Author: Hui Xian
The Singapore University of Social Sciences (SUSS) hosted a smart contract workshop for adults and students keen in the coding aspects of the industry. The workshop focused on the basics of interpreting and writing smart contracts – a popular system of codes used by various blockchain companies such as Ethereum.
According to Dr Swee-Won Lo, lecturer of SUSS School of Business, the workshop fulfils one of the university’s goals “to train and equip our learners with the necessary skills required for the digital transformation at the workplace as well as the right mindset and passion for serving the society with what they have learnt”.
The two-day event, which concluded on August 3, was conducted by Dave Appleton from Hellogold, a blockchain enabled platform that is dedicated to the financial empowerment of the underserved. Dave Appleton, an experienced coder from Hellogold, facilitated the workshop by simplifying the complex codes into easy and understandable context for beginners. During the workshop, attendees get hands-on experience with Remix, an open source tool, to write, deploy and run Solidity Smart Contracts.
What is a Smart contract?
Smart contract is not a contract but a programme that runs codes to automatically validate a condition when an asset is transferred into the programme.
To simplify, a smart contract is a system of codes that allow smooth executions of action with the given scenarios. Imagine you are creating a platform to lend books to others. The smart contract would execute the codes imputed to allow the users to select the books, and subsequently, accept payments from the users.
With the utilisation of smart contract, small and medium-size businesses with scarce human resource can benefit from the automation.
When asked about benefits of Smart Contract for businesses, Dr Swee-Won Lo said, “blockchain helps businesses such as the small and medium enterprises to scale, and it can also provide financial services to the unbanked. SMEs can use blockchain to scale up in the market. The use of blockchain to serve the unbanked will improve social welfare. There is potential to match demand and supply efficiently.”
The importance of being code-literate
In 2018, KPMG, one of the ‘Big Four’ auditors, released a report on developments of the blockchain, which shows that the amount invested on blockchain projects in first of the year has already surpassed the total amount invested in 2017. However, many investors do not understand the projects that they have invested in. Other than analysing the company’s suite of c-levels and sponsors, an investor can also check the codes updated on Github to find the technical progress of the project. The ability to decipher the codes would help an investor in determining the status or even the quality of the project.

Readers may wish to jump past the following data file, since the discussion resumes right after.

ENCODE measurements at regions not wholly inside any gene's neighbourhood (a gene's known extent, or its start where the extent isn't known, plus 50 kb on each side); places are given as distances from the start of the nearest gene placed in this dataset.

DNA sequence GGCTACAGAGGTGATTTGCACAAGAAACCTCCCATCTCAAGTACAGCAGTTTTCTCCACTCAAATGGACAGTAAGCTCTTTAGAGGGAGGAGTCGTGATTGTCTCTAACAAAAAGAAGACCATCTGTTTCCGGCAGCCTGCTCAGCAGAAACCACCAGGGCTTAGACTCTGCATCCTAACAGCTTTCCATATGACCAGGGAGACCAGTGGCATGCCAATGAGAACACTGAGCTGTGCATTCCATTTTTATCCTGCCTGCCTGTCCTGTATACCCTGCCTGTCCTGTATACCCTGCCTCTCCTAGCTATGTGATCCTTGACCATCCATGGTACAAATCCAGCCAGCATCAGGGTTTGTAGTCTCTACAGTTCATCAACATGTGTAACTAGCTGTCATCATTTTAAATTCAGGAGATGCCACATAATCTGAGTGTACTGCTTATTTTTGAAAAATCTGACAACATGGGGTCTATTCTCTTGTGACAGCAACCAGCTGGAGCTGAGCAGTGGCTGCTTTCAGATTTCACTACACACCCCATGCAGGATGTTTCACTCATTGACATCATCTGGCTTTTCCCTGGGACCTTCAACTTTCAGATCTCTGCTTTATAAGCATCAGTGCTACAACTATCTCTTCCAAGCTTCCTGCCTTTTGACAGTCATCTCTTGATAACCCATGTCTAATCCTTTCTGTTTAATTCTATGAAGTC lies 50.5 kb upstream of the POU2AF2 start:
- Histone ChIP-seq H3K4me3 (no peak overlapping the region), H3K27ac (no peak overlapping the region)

Dave Appleton presents the image to illustrate the simplified version of the buggy codes that lead to the DAO attack.
For instance, the DAO attack which resulted in 3.6 million loss of ether is an example of a failure to audit the codes; the attacker uses recursive calls on unintended ether flow to steal ether. Moreover, the bugs in the codes could not be recalled once launch and lost transactions and ethers could not be recovered.
Therefore, it is of utmost importance to be code-literate to protect oneself from fraudulent projects.
The finale of the workshop requires attendees to take a short assessment and thereafter receive Certification of Participation.
One of the attendees who holds a managerial position in the government sector said that he felt more confident when communicating with the technical team after attending the workshop.
Another attendee, a 24-year-old, marketing student from SUSS, said he acquired new technical knowledge to develop different applications with the use of the smart contract.
The workshop marks a further commitment in the involvement of the blockchain industry for SUSS, which has been heavily involved in educating and building the sphere of blockchain since 2017.
“SUSS works closely with over 90 SUSS Fellows, who are founders and thought-leaders in the Fintech & blockchain industry, to conduct executive courses, meet-ups and seminars on the latest developments of FinTech & blockchain. To date, SUSS has also organised two conferences on FinTech & blockchain which saw the attendance of a total of 3,000 participants and more than 210,000 online viewers globally. Both conferences brought a total of more than 300 speakers who are practitioners and thought leaders from all over the world to SUSS for an intense discussion on the application of blockchain.” SUSS School of Business’s Professor David Lee shared in further comments.
As the fourth industrial revolution approaches, individuals and corporations can learn more about the FinTech industry by attending workshops and picking up essential technological skills.